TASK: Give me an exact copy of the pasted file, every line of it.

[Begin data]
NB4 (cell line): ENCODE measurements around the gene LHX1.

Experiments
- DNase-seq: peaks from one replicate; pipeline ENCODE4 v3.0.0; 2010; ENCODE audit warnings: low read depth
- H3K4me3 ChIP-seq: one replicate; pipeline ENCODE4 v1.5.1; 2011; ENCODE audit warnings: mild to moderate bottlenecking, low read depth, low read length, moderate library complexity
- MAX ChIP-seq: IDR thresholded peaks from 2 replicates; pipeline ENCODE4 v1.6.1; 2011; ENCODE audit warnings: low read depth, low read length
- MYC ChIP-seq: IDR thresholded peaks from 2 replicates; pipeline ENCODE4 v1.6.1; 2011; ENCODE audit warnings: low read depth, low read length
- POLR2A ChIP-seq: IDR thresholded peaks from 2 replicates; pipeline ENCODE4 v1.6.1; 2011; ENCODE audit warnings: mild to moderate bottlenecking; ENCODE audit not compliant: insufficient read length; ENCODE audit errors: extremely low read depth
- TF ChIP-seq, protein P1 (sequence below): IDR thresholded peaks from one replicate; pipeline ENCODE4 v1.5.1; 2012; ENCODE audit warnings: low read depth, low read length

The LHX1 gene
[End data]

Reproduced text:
NB4 (cell line): ENCODE measurements around the gene LHX1.

Experiments
- DNase-seq: peaks from one replicate; pipeline ENCODE4 v3.0.0; 2010; ENCODE audit warnings: low read depth
- H3K4me3 ChIP-seq: one replicate; pipeline ENCODE4 v1.5.1; 2011; ENCODE audit warnings: mild to moderate bottlenecking, low read depth, low read length, moderate library complexity
- MAX ChIP-seq: IDR thresholded peaks from 2 replicates; pipeline ENCODE4 v1.6.1; 2011; ENCODE audit warnings: low read depth, low read length
- MYC ChIP-seq: IDR thresholded peaks from 2 replicates; pipeline ENCODE4 v1.6.1; 2011; ENCODE audit warnings: low read depth, low read length
- POLR2A ChIP-seq: IDR thresholded peaks from 2 replicates; pipeline ENCODE4 v1.6.1; 2011; ENCODE audit warnings: mild to moderate bottlenecking; ENCODE audit not compliant: insufficient read length; ENCODE audit errors: extremely low read depth
- TF ChIP-seq, protein P1 (sequence below): IDR thresholded peaks from one replicate; pipeline ENCODE4 v1.5.1; 2012; ENCODE audit warnings: low read depth, low read length

The LHX1 gene